Our bodies are made up primarily of water, which is vital to pretty much every system we have -- digestive, circulatory, you name it. When your immune system is working hard to fight off a bacterial or viral infection, metabolism increases and your body goes into hyperdrive. You’re like a car with the pedal to the metal, engine racing, and water is your Premium Unleaded. You need more of it to keep going. But why do you need so much water? Roxanne Sukol, M.D., Medical Director of the Cleveland Clinic's Wellness Enterprise, explains.
While you're sick, you're losing the very resource your body so desperately requires. If you have a fever, your body sweats to cool itself down, depleting your fluid supply. If you're coughing and sneezing, you're wasting water by literally spewing it out of your mouth and nose. Diarrhea and vomiting expel liquid in their own special ways.
And on top of all that, appetite often decreases when you're feeling under the weather, so you're taking in less water than normal from food.
It all adds up to an empty tank, whether you realize it or not. When you're sick, don't wait until you feel thirsty. You could be dehydrated and not even know it.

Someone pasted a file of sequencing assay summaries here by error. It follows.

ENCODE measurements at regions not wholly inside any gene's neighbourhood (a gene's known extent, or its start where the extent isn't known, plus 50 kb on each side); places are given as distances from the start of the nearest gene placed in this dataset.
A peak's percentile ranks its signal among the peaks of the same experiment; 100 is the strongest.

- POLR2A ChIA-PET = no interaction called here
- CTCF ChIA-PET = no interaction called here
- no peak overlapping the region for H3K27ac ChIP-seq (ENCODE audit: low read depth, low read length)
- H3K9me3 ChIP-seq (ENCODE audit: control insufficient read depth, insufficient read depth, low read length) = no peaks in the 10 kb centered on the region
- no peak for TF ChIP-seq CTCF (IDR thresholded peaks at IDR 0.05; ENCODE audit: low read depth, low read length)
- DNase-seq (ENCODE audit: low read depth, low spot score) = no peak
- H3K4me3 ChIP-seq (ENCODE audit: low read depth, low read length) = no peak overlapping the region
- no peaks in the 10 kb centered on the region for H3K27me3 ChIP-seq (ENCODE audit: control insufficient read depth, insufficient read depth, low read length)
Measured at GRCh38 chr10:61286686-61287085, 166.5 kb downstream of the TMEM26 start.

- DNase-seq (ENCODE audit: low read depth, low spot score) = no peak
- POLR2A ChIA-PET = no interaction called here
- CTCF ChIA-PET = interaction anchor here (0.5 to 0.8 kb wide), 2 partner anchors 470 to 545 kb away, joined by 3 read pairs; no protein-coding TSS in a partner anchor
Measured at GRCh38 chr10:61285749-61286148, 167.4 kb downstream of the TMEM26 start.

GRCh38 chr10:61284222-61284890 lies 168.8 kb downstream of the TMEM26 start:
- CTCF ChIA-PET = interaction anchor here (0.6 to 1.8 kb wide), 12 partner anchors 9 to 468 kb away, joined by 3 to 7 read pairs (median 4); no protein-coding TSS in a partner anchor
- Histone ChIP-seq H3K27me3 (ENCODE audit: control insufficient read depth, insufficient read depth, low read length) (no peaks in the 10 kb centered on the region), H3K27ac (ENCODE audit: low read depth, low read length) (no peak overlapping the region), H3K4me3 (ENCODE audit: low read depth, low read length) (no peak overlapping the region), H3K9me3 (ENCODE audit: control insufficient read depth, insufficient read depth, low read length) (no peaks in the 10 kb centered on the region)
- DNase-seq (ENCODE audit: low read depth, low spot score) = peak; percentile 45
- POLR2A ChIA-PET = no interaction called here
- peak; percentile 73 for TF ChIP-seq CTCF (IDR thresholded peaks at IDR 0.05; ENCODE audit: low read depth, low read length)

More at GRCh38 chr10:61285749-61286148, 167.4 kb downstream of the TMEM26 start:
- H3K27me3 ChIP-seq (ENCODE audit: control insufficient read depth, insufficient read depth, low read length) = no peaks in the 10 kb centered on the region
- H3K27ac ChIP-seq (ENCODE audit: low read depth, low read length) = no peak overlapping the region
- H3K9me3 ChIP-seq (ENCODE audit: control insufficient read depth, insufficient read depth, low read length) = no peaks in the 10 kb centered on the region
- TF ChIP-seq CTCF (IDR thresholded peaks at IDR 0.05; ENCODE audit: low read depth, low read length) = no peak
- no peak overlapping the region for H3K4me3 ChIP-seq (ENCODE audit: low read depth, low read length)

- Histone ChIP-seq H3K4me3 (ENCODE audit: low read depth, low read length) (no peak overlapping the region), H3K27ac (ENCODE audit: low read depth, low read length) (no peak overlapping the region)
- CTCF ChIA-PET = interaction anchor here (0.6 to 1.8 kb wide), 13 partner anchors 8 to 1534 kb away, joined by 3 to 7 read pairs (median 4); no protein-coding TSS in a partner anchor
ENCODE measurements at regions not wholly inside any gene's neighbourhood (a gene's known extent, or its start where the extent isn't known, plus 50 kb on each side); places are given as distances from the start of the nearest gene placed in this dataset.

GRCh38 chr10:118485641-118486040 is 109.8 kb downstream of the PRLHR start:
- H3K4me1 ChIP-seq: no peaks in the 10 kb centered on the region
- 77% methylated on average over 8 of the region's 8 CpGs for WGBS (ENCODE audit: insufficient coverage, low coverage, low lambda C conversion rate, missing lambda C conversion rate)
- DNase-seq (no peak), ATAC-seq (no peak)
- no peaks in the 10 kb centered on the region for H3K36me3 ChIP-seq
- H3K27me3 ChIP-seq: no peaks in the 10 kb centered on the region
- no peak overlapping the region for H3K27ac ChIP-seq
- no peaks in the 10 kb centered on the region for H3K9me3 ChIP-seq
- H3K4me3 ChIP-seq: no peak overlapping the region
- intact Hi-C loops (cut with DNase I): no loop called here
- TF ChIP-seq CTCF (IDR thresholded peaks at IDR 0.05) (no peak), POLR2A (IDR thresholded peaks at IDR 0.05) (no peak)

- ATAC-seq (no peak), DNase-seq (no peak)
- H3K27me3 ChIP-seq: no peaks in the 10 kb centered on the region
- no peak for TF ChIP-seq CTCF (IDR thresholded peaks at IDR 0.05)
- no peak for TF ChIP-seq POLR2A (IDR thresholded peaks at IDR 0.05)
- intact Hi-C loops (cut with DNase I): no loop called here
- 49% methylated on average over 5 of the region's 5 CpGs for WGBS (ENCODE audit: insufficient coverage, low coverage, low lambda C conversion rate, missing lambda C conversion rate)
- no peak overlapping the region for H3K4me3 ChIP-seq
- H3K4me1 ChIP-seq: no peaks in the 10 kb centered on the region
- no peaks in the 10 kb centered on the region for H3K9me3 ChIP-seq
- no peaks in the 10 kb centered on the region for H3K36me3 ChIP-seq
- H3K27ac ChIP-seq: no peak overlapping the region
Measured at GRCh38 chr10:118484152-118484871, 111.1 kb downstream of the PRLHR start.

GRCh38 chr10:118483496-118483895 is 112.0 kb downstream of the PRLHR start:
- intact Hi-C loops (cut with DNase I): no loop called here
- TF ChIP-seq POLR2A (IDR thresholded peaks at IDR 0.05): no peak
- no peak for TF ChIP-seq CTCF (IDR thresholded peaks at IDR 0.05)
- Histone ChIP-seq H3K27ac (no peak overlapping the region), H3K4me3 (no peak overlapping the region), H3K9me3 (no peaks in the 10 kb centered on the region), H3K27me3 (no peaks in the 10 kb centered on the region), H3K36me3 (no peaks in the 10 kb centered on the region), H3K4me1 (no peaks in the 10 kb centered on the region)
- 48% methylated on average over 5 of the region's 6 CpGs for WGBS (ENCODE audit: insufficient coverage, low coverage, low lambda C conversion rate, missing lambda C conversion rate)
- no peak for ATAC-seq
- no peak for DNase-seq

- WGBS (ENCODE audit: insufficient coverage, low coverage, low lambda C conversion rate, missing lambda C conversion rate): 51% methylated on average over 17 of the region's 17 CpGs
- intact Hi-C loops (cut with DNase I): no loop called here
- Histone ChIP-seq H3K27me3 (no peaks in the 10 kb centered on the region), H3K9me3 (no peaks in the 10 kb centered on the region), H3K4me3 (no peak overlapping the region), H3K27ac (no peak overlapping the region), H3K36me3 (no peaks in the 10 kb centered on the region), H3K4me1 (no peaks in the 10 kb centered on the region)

You can get along without food for a couple of days if you're not feeling well, but you must drink, even if you don't want to! It doesn't have to be plain water. Tea and broth are great. Juice with vitamin C will help your immune system, but you should dilute it to cut down on the high sugar content, which can actually hinder immunity. Sports drinks aren't the best choice -- they're also super sugary and full of additives -- but Pedialyte is one way to get the fluids and electrolytes your body craves. Lay off booze, though, since that will only dehydrate you more.
If you're really nauseous and drinking a lot is difficult, take a teaspoon of liquid every minute or so. You can absorb water through the tissues of your mouth, even if it doesn't get all the way down to your stomach.
Want more on the beating a cold? Check out these suggestions for the best and worst foods for a cold from Ilyse Schapiro, R.D., C.D.N.